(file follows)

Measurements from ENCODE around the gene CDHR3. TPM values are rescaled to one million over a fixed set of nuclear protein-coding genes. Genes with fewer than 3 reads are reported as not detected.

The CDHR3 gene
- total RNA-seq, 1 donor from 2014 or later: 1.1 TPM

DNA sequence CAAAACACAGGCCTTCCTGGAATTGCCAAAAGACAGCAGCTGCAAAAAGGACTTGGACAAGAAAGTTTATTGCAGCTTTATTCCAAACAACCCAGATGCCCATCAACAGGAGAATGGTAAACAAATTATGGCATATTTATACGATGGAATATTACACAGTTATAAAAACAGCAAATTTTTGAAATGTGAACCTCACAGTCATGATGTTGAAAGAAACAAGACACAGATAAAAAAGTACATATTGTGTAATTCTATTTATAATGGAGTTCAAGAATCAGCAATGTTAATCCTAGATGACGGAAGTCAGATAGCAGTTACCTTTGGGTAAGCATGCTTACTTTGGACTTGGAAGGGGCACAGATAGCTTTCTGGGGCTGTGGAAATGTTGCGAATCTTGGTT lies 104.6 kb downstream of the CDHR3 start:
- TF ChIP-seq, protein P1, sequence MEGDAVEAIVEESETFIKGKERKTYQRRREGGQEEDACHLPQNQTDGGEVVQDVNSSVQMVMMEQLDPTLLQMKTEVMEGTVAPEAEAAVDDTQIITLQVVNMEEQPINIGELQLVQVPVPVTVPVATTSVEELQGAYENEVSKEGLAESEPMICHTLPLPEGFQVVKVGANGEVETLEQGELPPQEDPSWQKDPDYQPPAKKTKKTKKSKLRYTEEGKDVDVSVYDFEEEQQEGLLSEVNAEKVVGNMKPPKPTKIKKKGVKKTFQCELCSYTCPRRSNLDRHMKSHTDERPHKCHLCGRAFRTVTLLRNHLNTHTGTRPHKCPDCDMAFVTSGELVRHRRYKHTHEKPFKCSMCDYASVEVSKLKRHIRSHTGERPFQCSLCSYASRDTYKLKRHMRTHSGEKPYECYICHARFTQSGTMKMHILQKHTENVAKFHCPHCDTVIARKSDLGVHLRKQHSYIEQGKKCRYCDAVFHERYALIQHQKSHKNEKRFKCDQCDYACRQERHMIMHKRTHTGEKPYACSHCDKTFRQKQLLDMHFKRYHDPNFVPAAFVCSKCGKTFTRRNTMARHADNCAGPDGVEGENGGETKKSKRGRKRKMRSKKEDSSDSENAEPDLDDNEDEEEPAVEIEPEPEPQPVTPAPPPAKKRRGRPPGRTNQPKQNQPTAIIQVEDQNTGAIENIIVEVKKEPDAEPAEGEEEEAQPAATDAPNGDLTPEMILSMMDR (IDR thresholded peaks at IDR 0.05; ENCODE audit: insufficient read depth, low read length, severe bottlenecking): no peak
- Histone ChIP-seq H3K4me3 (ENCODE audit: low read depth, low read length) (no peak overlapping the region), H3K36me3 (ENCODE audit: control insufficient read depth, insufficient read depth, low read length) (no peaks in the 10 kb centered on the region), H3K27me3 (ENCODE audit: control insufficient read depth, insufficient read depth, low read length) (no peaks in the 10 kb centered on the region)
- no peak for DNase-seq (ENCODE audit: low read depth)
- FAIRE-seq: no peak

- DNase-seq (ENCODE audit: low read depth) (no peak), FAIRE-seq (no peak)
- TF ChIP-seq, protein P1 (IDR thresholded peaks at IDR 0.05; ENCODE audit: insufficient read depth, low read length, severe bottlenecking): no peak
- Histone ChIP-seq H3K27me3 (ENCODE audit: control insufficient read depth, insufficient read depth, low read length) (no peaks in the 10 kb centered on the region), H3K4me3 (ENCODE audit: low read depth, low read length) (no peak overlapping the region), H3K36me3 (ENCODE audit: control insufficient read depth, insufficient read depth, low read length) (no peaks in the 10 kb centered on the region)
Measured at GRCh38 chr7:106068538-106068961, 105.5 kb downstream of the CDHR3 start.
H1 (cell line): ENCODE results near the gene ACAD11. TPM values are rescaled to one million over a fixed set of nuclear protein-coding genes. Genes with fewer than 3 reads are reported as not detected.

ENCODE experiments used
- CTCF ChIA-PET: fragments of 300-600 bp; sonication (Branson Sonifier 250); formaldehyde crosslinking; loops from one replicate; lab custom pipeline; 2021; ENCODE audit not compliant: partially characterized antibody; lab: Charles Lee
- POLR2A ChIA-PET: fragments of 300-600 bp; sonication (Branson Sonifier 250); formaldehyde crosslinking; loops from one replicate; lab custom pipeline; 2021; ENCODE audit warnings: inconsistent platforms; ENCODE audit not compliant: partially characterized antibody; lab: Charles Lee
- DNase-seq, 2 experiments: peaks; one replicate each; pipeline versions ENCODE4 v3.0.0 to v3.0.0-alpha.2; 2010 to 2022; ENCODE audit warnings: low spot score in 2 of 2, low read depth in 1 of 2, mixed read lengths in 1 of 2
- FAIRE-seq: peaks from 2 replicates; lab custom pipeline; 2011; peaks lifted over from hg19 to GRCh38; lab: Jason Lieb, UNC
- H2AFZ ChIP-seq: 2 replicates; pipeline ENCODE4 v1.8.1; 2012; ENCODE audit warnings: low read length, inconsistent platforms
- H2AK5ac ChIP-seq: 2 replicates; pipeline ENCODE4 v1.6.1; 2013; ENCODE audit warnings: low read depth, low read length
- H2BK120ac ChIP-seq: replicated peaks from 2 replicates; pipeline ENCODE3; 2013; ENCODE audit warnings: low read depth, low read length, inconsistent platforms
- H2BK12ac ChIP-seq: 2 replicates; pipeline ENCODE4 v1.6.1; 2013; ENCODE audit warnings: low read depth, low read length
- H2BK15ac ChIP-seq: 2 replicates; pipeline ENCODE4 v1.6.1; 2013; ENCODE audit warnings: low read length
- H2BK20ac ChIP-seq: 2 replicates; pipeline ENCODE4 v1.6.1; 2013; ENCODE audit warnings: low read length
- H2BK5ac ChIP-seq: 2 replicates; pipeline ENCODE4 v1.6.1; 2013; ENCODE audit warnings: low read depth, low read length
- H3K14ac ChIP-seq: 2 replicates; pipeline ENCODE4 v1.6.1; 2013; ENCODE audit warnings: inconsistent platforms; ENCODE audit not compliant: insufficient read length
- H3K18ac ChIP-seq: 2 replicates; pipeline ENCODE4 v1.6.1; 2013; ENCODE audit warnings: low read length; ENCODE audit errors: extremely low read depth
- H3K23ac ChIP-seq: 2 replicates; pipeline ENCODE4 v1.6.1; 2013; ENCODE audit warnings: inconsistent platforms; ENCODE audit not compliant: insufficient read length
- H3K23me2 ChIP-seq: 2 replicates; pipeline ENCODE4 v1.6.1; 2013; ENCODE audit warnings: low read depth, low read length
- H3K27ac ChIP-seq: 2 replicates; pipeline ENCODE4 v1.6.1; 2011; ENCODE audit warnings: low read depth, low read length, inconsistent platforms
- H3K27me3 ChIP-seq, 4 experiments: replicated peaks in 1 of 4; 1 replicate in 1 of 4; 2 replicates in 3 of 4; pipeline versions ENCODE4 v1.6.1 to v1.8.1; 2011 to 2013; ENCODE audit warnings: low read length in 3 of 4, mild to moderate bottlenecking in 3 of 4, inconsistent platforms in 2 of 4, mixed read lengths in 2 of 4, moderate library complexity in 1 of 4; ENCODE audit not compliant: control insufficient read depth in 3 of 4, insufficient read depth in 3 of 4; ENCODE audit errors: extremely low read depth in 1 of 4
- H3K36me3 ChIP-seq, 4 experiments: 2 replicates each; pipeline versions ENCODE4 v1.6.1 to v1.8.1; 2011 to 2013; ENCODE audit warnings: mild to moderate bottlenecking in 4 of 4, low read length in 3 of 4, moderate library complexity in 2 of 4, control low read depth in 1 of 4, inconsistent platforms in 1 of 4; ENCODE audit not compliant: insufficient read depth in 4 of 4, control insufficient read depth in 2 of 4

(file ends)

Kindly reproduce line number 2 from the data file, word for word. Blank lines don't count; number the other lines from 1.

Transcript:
The CDHR3 gene